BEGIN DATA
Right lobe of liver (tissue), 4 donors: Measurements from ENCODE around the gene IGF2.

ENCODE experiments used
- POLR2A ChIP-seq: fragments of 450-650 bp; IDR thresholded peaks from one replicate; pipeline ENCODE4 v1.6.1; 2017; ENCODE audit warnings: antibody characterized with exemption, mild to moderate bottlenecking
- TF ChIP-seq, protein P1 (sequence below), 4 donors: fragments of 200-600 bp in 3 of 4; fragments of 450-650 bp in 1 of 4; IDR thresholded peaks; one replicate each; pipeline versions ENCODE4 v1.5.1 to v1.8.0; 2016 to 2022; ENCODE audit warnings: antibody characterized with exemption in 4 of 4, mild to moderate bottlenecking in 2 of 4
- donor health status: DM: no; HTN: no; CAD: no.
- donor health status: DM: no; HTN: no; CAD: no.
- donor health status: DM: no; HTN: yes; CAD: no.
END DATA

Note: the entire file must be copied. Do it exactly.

Right lobe of liver (tissue), 4 donors: Measurements from ENCODE around the gene IGF2.

ENCODE experiments used
- POLR2A ChIP-seq: fragments of 450-650 bp; IDR thresholded peaks from one replicate; pipeline ENCODE4 v1.6.1; 2017; ENCODE audit warnings: antibody characterized with exemption, mild to moderate bottlenecking
- TF ChIP-seq, protein P1 (sequence below), 4 donors: fragments of 200-600 bp in 3 of 4; fragments of 450-650 bp in 1 of 4; IDR thresholded peaks; one replicate each; pipeline versions ENCODE4 v1.5.1 to v1.8.0; 2016 to 2022; ENCODE audit warnings: antibody characterized with exemption in 4 of 4, mild to moderate bottlenecking in 2 of 4
- donor health status: DM: no; HTN: no; CAD: no.
- donor health status: DM: no; HTN: no; CAD: no.
- donor health status: DM: no; HTN: yes; CAD: no.